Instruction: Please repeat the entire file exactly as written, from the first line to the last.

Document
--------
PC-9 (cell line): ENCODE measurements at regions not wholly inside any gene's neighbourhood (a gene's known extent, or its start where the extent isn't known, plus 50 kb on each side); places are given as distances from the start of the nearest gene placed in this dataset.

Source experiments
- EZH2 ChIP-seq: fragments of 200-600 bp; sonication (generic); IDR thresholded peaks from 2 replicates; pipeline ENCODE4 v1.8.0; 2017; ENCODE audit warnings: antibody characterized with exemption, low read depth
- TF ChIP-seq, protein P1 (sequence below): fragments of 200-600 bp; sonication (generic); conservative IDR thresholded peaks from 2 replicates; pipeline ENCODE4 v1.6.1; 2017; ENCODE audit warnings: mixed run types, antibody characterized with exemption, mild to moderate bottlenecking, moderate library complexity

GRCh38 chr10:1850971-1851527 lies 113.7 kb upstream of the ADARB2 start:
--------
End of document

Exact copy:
PC-9 (cell line): ENCODE measurements at regions not wholly inside any gene's neighbourhood (a gene's known extent, or its start where the extent isn't known, plus 50 kb on each side); places are given as distances from the start of the nearest gene placed in this dataset.

Source experiments
- EZH2 ChIP-seq: fragments of 200-600 bp; sonication (generic); IDR thresholded peaks from 2 replicates; pipeline ENCODE4 v1.8.0; 2017; ENCODE audit warnings: antibody characterized with exemption, low read depth
- TF ChIP-seq, protein P1 (sequence below): fragments of 200-600 bp; sonication (generic); conservative IDR thresholded peaks from 2 replicates; pipeline ENCODE4 v1.6.1; 2017; ENCODE audit warnings: mixed run types, antibody characterized with exemption, mild to moderate bottlenecking, moderate library complexity

GRCh38 chr10:1850971-1851527 lies 113.7 kb upstream of the ADARB2 start: